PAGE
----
HOLLYWOOD, Fla. — It’s a scenario straight out of “The Jetsons.” A South Florida restaurant owner is using dining-room robots for touchless, socially distanced seating and ordering.
Joy Wang, the owner of Mr. Q Crab House in Hollywood, bought three robo-staff members for $30,000, the Sun-Sentinel reported. Wang said she invested in the robotic workers because she is having difficulty filling shifts of servers and front-of-house staffers at the Cajun seafood restaurant.
With the restaurant doing brisk business because of its location across the street from the Seminole Hard Rock Hotel and Casino, Wang took drastic measures.
Her former employees “would rather sit at home and collect unemployment,” Wang told the Sun-Sentinel.
Enter Peanut, a 4-foot robot that is one of the three robots serving customers at the restaurant.
According to the Sun-Sentinel, the robot greets customers with a digital eye-wink and a cheerful, “Here you are! Please follow me to your table!” Then, Peanut spins around and leads patrons to their tables.
Once customers order from a human server and their meals are prepared, a second robot takes the food to their table, the newspaper reported.
“Thank you,” Vicki Charlton, a customer at the restaurant, tells the robot.
“You’re welcome!” the robot answers back.
“I could use one of these at home, a robot maid that cooks and feeds me,” Charlton told the Sun-Sentinel.
Peanut can sing “Happy Birthday” and “Merry Christmas” in four languages and displays the restaurant’s menu on a touchscreen it holds over its head, the newspaper reported.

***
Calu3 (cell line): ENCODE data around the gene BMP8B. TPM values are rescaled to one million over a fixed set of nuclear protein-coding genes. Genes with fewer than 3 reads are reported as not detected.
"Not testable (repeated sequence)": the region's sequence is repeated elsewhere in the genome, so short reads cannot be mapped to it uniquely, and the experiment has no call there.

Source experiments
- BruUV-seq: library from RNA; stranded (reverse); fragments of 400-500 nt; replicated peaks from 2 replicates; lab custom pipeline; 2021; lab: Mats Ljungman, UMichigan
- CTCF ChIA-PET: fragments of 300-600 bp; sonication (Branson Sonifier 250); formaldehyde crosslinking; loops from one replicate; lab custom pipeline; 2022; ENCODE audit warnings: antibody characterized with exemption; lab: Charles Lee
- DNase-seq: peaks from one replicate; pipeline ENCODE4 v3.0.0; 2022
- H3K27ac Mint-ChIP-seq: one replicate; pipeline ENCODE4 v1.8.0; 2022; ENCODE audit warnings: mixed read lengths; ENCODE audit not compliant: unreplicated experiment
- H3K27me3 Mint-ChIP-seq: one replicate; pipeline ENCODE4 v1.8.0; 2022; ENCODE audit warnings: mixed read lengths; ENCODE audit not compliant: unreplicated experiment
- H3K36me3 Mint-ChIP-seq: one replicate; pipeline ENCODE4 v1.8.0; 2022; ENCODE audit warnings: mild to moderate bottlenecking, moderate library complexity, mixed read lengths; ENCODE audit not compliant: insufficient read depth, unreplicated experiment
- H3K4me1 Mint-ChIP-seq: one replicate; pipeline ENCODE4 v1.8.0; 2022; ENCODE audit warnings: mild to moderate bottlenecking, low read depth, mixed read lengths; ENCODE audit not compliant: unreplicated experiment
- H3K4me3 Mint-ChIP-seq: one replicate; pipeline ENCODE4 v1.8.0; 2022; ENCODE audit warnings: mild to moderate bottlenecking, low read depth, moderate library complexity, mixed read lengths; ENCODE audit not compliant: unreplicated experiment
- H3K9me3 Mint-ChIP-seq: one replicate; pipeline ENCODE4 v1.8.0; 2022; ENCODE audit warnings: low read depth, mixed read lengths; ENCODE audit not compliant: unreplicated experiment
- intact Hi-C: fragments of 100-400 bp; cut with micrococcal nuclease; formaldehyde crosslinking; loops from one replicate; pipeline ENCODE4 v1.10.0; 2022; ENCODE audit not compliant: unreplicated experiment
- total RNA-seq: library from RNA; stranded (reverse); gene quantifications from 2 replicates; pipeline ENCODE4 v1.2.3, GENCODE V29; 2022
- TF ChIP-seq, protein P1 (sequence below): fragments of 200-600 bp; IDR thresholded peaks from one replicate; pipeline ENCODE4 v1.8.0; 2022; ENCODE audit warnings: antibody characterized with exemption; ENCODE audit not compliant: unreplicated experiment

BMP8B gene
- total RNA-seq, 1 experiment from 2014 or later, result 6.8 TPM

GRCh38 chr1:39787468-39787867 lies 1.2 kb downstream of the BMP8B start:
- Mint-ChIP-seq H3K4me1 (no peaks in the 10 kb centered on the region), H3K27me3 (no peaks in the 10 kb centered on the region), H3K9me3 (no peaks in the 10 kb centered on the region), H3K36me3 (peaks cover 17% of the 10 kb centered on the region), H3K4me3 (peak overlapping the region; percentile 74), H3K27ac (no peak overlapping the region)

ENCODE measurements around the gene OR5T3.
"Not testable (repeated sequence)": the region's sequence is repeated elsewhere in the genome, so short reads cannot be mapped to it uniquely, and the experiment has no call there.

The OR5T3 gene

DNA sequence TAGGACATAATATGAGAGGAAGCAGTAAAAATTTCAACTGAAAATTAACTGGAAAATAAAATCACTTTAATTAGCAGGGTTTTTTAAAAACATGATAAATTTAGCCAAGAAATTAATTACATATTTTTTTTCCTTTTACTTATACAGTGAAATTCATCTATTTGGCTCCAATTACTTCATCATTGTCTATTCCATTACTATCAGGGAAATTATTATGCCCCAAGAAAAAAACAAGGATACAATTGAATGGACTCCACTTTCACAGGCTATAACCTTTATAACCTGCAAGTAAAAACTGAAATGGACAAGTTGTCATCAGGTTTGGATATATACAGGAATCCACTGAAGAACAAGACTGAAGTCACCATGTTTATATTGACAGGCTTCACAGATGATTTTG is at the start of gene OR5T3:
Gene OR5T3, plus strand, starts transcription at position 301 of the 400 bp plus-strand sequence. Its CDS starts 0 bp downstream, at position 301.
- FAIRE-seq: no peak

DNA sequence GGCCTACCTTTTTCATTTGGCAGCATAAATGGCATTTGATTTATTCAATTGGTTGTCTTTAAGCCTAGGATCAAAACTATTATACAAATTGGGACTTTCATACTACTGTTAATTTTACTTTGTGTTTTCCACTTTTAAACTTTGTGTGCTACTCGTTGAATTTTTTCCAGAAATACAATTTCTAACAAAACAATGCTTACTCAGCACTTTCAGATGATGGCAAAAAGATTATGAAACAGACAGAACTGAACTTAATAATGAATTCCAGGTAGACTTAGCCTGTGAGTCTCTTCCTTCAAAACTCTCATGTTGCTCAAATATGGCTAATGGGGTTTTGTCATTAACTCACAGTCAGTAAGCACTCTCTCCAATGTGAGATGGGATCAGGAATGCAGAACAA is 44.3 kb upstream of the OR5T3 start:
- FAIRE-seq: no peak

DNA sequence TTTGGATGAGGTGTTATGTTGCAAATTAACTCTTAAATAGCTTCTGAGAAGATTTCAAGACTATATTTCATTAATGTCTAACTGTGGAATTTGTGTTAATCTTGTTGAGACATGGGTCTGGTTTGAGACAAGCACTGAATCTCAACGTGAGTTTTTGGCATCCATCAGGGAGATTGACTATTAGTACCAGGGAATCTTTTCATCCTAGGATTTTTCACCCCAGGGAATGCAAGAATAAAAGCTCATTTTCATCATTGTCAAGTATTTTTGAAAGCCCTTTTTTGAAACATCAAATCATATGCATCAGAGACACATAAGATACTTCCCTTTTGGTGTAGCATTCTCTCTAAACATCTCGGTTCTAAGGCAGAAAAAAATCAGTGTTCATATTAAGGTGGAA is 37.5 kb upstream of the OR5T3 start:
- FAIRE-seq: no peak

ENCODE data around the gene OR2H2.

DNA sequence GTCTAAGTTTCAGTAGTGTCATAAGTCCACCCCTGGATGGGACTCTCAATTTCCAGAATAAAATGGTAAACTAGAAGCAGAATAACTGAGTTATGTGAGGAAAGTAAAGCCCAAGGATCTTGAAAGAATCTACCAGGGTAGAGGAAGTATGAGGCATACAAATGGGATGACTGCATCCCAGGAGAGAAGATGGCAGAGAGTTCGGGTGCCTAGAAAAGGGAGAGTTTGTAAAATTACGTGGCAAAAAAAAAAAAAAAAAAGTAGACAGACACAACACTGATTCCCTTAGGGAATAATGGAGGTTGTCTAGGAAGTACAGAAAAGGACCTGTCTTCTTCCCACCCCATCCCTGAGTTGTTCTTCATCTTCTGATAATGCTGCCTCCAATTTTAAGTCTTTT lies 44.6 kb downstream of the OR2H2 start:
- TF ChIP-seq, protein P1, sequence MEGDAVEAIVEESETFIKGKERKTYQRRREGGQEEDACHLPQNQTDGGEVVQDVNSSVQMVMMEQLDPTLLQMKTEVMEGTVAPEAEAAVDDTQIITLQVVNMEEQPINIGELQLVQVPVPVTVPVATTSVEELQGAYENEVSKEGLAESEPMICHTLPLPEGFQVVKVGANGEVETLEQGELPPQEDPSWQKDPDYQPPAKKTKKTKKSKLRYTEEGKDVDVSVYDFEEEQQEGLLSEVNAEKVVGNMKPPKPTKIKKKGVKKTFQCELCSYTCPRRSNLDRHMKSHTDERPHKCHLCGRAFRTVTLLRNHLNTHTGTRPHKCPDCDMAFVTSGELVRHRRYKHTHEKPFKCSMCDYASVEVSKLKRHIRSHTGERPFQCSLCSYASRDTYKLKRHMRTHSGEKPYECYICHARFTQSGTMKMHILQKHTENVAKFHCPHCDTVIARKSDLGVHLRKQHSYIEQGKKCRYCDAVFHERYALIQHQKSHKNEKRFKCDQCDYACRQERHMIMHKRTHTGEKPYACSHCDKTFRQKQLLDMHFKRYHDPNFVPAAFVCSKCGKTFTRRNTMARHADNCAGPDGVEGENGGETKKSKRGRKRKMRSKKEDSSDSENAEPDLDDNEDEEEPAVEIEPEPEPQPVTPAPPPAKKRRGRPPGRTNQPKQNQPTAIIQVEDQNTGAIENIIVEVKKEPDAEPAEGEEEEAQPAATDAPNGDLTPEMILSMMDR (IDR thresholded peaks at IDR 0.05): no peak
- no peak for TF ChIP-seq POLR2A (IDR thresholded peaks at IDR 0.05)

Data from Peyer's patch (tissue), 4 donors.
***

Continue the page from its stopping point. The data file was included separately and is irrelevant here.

Chick-fil-A is testing robot delivery in Santa Monica, California, under a partnership with robotics company Kiwibot, Restaurant Business reported. Customers are served with semi-autonomous, four-wheeled rovers, Kiwibot COO Diego Varela Prada told the website.
“It’s too early to say where that’s going to end up, but we’re hopeful that we are going to be deploying with them a number of locations later this year or into next year,” Vega said.
REEF, a company that creates virtual, delivery-only restaurants known as “ghost kitchens,” launched Miami’s first self-driving delivery robots in late March, the Sun-Sentinel reported.
“Think of it like a rolling food container,” REEF’s chief technology officer, Matt Lindenberger, told the newspaper. “It saves on labor costs. Rather than having five humans delivering five things, I can use three robots and one human.”
The humans at Mr. Q Crab House have embraced their robotic co-workers. Servers said they are worth the expense because robots do not carry COVID-19, the Sun-Sentinel reported. They do not cough and they do not ask for raises. They do not take breaks, except to recharge.
But the robots do have some personality.
Server Michael Salcedo said he once stood in Peanut’s way as it escorted customers to their table, the Sun-Sentinel reported.
“It gave me a little attitude,” Salcedo told the newspaper. “It was wailing at me, ‘If I don’t do my job I’ll get fired!’ I mean, it adds to the dine-in experience. The older folks are tickled by Peanut.”
So which one of you do I tip?” Troy Charlton asks after the meal, looking a Salcedo and the robot. It’s something Salcedo has heard several times this week, the Sun-Sentinel reported.
“Me, of course!” Salcedo laughs.
“I’ll give the robot a tip if it gives me a piggyback ride around the restaurant,” Troy Charlton told the newspaper.
Cox Media Group